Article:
Santa Maria in Aracoeli, Rome

Konusu 'Italy' forumundadır ve GamZe tarafından 20 Ocak 2009 başlatılmıştır.

  1. GamZe Moderator

    Santa Maria in Aracoeli, Rome
    Built on the foundations of the ancient Temple of Juno, the church known as Santa Maria in Aracoeli (St. Mary of the altar in the air) is the designated church of the Italian Senate and the Roman people.

    Building the Church on the Hill
    Situated at the north side of the Capitoline Hill, Santa Maria in Aracoeli has a long history. The foundation of this church may have been laid as early as the 6th century. At that time, the worshippers would have followed the Greek rite.

    However, the church was taken over by the papacy in the 9th century and was given to the Benedictines. It was then passed on to the Franciscans in the 13th century, who added Romanesque and Gothic touches to the church. By the Middle Ages, Santa Maria in Aracoeli was at the center of both religious and civic life in Rome.

    The stairs
    The first thing most visitors notice about Santa Maria in Aracoeli is the set of 124 marble steps (122 if you start on the right side) that lead up the hill to the church’s main entrance. Added in the 1348 by Simone Andreozzi, it is said that if you ascend the stairs on your knees, your sins will be pardoned.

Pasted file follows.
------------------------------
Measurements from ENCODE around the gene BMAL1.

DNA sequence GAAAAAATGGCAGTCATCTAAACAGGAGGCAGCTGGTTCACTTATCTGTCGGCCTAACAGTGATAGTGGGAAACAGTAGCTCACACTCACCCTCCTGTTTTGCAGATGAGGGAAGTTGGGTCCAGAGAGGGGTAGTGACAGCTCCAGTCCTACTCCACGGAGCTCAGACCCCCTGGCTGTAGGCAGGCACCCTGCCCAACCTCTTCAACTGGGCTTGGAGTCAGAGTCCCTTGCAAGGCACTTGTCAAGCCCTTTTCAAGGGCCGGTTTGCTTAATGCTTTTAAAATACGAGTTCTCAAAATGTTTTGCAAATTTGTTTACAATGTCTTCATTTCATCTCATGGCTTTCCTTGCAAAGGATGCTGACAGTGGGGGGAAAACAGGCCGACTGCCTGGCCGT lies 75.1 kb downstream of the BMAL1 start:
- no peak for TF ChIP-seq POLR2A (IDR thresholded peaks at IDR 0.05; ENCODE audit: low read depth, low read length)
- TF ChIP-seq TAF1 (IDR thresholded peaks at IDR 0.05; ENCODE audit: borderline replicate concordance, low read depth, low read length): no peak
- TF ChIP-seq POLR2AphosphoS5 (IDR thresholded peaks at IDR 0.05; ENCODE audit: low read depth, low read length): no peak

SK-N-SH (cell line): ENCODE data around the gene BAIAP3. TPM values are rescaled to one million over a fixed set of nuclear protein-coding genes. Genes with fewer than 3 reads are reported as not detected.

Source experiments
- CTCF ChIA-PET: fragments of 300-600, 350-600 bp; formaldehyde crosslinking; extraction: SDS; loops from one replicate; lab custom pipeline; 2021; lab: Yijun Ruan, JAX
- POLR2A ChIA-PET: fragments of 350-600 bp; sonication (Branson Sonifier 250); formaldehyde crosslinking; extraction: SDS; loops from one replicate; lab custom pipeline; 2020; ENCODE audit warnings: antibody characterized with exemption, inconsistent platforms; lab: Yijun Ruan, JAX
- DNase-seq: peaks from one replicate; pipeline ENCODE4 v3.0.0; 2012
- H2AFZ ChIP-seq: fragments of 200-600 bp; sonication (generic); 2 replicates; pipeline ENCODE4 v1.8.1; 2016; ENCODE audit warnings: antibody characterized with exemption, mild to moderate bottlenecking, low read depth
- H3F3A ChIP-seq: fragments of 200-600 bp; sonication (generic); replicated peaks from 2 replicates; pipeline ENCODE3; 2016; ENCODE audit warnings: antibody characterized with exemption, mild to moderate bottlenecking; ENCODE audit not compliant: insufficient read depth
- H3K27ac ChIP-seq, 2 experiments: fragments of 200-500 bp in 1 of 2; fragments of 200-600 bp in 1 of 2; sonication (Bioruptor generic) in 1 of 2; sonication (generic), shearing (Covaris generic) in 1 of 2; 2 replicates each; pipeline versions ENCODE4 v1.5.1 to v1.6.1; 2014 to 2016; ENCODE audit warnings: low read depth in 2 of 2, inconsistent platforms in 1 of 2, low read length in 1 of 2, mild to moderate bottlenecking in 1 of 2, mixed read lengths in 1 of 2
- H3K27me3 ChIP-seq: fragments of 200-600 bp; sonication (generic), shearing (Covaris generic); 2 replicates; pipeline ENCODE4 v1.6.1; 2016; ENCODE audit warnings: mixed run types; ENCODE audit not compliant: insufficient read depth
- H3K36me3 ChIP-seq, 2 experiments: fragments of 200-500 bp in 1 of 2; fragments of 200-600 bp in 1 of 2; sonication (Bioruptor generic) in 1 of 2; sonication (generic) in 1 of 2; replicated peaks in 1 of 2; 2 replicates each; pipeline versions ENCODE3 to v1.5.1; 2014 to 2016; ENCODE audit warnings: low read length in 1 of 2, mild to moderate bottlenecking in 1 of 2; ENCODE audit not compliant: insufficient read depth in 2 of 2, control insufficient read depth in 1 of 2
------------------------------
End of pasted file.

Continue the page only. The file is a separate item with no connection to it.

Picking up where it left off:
The façade of the church was originally decorated with mosaics and later, frescoes, but little of that remains.

    Inside, the church contains three naves, divided by 22 Roman columns that are all a bit different from one another since they were taken from different several Roman buildings. Also inside, several frescoes have been lovingly preserved. For example, guests can view 15th century works by Pinturicchio profiling the life of Saint Bernardino of Siena. A number of other exquisite artworks are also found inside Santa Maria in Aracoeli, including a Transfiguration painted on wood by Girolamo Siciolante da Sermoneta, a tombstone by Donatello and a tomb designed by Michelangelo. Works by other notable artists like Pietro Cavallini, Benozzo Gozzoli, and Giulio Romano can also be admired here. The beautifully decorated ceiling commemorates the battle of Lepanto in 1571 where allied troops defeated the Turkish

    Also of note is the statue of the baby Jesus carved from olive wood from the Garden of Gethsemane during the 15th century. It is said that the statue could heal terminally ill people; it would even have the power to raise people from the dead. Encrusted with jewels, the original was stolen in 1994 and never found. A replacement is now used instead and brought out to the high altar on Christmas Eve during a spectacular mass attended by many.





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